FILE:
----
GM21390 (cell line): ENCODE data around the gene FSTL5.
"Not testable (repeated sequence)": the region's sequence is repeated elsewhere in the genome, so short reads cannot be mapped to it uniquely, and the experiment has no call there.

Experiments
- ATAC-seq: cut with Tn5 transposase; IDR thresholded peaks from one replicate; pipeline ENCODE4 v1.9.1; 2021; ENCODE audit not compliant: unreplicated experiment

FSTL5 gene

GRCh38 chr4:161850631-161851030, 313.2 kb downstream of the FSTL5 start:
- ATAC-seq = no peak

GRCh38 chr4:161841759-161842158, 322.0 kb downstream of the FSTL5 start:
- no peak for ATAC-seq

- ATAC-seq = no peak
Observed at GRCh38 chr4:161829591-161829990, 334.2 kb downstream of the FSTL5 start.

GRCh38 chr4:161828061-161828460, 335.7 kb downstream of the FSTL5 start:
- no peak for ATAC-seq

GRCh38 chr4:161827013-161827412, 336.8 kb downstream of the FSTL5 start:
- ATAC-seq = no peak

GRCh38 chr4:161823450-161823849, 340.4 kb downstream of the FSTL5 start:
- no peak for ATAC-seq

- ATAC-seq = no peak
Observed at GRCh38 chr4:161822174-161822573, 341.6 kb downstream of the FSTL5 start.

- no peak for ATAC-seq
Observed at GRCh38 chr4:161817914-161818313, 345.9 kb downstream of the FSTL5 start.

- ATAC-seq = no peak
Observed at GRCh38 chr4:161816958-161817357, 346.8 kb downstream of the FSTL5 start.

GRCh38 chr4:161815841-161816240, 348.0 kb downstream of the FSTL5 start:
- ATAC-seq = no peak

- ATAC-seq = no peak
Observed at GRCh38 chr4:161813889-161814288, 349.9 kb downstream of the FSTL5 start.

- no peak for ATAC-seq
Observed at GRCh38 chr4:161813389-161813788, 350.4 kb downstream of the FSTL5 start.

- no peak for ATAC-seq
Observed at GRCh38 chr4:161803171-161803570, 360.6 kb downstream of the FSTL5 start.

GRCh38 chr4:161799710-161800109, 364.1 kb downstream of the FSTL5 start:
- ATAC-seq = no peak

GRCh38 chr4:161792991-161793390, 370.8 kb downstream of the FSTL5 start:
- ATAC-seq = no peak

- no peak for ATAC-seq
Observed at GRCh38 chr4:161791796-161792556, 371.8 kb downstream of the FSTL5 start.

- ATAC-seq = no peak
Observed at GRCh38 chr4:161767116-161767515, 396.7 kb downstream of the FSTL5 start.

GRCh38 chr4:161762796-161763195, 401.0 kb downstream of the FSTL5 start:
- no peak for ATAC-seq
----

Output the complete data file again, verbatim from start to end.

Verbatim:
GM21390 (cell line): ENCODE data around the gene FSTL5.
"Not testable (repeated sequence)": the region's sequence is repeated elsewhere in the genome, so short reads cannot be mapped to it uniquely, and the experiment has no call there.

Experiments
- ATAC-seq: cut with Tn5 transposase; IDR thresholded peaks from one replicate; pipeline ENCODE4 v1.9.1; 2021; ENCODE audit not compliant: unreplicated experiment

FSTL5 gene

GRCh38 chr4:161850631-161851030, 313.2 kb downstream of the FSTL5 start:
- ATAC-seq = no peak

GRCh38 chr4:161841759-161842158, 322.0 kb downstream of the FSTL5 start:
- no peak for ATAC-seq

- ATAC-seq = no peak
Observed at GRCh38 chr4:161829591-161829990, 334.2 kb downstream of the FSTL5 start.

GRCh38 chr4:161828061-161828460, 335.7 kb downstream of the FSTL5 start:
- no peak for ATAC-seq

GRCh38 chr4:161827013-161827412, 336.8 kb downstream of the FSTL5 start:
- ATAC-seq = no peak

GRCh38 chr4:161823450-161823849, 340.4 kb downstream of the FSTL5 start:
- no peak for ATAC-seq

- ATAC-seq = no peak
Observed at GRCh38 chr4:161822174-161822573, 341.6 kb downstream of the FSTL5 start.

- no peak for ATAC-seq
Observed at GRCh38 chr4:161817914-161818313, 345.9 kb downstream of the FSTL5 start.

- ATAC-seq = no peak
Observed at GRCh38 chr4:161816958-161817357, 346.8 kb downstream of the FSTL5 start.

GRCh38 chr4:161815841-161816240, 348.0 kb downstream of the FSTL5 start:
- ATAC-seq = no peak

- ATAC-seq = no peak
Observed at GRCh38 chr4:161813889-161814288, 349.9 kb downstream of the FSTL5 start.

- no peak for ATAC-seq
Observed at GRCh38 chr4:161813389-161813788, 350.4 kb downstream of the FSTL5 start.

- no peak for ATAC-seq
Observed at GRCh38 chr4:161803171-161803570, 360.6 kb downstream of the FSTL5 start.

GRCh38 chr4:161799710-161800109, 364.1 kb downstream of the FSTL5 start:
- ATAC-seq = no peak

GRCh38 chr4:161792991-161793390, 370.8 kb downstream of the FSTL5 start:
- ATAC-seq = no peak

- no peak for ATAC-seq
Observed at GRCh38 chr4:161791796-161792556, 371.8 kb downstream of the FSTL5 start.

- ATAC-seq = no peak
Observed at GRCh38 chr4:161767116-161767515, 396.7 kb downstream of the FSTL5 start.

GRCh38 chr4:161762796-161763195, 401.0 kb downstream of the FSTL5 start:
- no peak for ATAC-seq